5 Things You Never Knew About Your Clothes

Those little pockets are for something.

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(Image credit: Tyler Joe, design by Betsy Farrell)

Usually, we're so caught up in how they look on us that we forget someone put a lot of thought and effort into making our clothes. (You try cutting trousers that don't come out like paper-towel tubes sometime—it ain't easy.) Here, in appreciation of high design, five hidden features built into our shirts and pants.

You're not the only one who's tried to snap miscellaneous objects onto those infernal plug-like thingies. Are they for aesthetic purposes? (Could be prettier, if so.) For making it hurt more when you misjudge and crash hip-first into a corner? (Probably.) But nah—the real purpose is far less nefarious. They're called rivets, and Levi Strauss invented them in 1829 to reinforce miners' trousers (to keep them from wearing out so quickly). Most of us are likelier to rip our trousers dancing to "Toxic" than doing hard manual labor, but now we know who to thank when we get low and they stay intact.

Not for hooking your thumbs onto before you break out into some aggressive finger-snapping—in the days of cattle-wrangling and shootouts at the O.K. Corral, that pint-sized pocket was intended to hold your grandpappy's pocket watch so it wouldn't get smashed while you were roping a particularly spirited steer. Some hipster probably still uses it to carry his Vintage Timepiece (Very Rare)™, but as one Facebook commenter pointed out, a key fob fits pretty well in there too.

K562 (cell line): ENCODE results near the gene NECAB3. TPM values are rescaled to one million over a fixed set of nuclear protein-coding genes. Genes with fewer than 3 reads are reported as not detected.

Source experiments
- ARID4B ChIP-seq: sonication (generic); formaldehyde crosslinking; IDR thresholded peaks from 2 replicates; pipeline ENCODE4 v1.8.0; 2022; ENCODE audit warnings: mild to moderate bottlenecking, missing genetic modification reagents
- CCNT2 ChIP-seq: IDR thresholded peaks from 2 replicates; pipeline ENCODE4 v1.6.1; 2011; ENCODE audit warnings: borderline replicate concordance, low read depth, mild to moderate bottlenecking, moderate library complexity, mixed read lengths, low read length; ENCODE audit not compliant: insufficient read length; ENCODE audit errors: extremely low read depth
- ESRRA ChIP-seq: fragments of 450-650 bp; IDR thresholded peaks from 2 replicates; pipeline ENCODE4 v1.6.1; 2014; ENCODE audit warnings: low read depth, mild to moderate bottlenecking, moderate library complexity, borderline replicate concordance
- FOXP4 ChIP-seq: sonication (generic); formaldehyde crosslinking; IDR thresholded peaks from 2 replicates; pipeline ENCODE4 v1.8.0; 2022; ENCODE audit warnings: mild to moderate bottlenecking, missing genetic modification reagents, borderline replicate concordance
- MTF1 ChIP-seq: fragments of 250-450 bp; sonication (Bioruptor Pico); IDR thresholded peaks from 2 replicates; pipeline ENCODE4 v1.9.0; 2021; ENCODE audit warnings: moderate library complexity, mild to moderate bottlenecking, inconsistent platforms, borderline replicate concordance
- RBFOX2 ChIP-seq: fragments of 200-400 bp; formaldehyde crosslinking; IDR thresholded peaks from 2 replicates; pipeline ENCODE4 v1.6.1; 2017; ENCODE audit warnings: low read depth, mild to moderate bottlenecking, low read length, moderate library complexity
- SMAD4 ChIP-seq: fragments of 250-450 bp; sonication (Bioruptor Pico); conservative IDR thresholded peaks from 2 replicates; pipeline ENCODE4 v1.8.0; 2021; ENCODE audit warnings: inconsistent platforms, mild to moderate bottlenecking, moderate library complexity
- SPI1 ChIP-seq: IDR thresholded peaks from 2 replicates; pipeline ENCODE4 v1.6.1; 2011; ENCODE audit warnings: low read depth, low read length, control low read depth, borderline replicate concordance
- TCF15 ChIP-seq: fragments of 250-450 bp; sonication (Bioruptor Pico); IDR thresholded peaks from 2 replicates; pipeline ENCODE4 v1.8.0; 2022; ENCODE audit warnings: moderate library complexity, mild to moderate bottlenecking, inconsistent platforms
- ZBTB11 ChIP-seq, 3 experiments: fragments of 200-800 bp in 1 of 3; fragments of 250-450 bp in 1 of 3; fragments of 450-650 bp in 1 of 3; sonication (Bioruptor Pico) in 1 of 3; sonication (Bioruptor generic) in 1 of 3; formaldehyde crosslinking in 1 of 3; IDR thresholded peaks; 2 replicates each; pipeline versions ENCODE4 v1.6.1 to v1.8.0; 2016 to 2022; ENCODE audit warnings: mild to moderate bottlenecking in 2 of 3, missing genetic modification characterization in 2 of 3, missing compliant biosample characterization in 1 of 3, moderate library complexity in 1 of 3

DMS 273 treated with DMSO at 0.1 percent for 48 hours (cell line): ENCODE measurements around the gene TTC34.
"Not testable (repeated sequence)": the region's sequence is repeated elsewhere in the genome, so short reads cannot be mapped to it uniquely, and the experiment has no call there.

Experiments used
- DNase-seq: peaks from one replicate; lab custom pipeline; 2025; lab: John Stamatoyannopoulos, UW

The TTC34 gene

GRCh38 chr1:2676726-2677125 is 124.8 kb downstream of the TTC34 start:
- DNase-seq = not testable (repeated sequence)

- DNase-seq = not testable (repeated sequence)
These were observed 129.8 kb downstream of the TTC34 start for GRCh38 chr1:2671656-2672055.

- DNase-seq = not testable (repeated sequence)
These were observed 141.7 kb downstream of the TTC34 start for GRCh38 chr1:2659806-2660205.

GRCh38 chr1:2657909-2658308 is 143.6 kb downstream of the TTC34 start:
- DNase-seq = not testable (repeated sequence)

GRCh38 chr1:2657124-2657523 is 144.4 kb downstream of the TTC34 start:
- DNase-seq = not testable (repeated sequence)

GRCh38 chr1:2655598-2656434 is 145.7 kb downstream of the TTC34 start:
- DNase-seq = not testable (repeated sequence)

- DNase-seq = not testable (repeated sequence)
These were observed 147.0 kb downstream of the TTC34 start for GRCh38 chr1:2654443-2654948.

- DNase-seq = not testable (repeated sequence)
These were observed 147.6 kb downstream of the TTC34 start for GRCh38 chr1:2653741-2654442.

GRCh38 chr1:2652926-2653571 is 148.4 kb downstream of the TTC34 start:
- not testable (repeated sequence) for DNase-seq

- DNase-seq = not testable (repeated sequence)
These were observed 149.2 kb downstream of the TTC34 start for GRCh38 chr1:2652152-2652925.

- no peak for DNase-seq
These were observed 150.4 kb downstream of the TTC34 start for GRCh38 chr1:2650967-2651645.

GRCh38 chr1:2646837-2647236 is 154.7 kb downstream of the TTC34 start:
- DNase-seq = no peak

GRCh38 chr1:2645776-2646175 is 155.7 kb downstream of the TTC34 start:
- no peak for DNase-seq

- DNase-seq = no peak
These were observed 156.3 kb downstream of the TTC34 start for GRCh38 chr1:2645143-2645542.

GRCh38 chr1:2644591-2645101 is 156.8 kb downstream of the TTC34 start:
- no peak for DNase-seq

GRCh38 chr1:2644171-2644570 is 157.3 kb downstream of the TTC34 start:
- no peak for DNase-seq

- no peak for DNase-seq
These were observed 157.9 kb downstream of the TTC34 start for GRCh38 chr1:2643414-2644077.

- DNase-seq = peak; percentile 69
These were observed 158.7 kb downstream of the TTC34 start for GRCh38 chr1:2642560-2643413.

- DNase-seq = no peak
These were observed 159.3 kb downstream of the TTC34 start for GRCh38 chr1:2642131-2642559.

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(Image credit: Courtesy, design by Betsy Farrell)

Synopsis: You could be using it for more than absentmindedly sticking your fingers into the slits.

Did you take our advice and buy these jeans that are like old-school Levi's you have to have luck and skill and the time to set eBay alerts to find? But then did that make you wonder why we still struggle to suck in and button when we could suck in and just zip up, which is physically much faster and more forgiving? Aside from the fact that the XYZ came almost half a century later, your choice of fastener has become a matter of personal branding, according to the experts at Levi's—buttons for traditionalists who have the time and patience to do up buttons, zippers for everybody else. But modesty might have something to do with it too—for a while, button fly was considered too risqué for women.

Or why do I usually not notice until I try to stuff my hands in and am cruelly rebuffed? Turns out there are a few logical reasons for forcing us to snip post-purchase: 1) so the garment can be properly fitted (think about how much billow-ier your legs get after the pockets have been opened 😠); 2) so it keeps its streamlined shape on the dummy; and 3) so you don't grubby up the linings with your filthy hands. Honestly, for all the trouble and hippiness, maybe not worth it.

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Chelsea Peng
Assistant Editor

Chelsea Peng is a writer and editor who was formerly the assistant editor at MarieClaire.com. She's also worked for The Strategist and Refinery29, and is a graduate of Northwestern University. On her tombstone, she would like a GIF of herself that's better than the one that already exists on the Internet and a free fro-yo machine. Besides frozen dairy products, she's into pirates, carbs, Balzac, and snacking so hard she has to go lie down.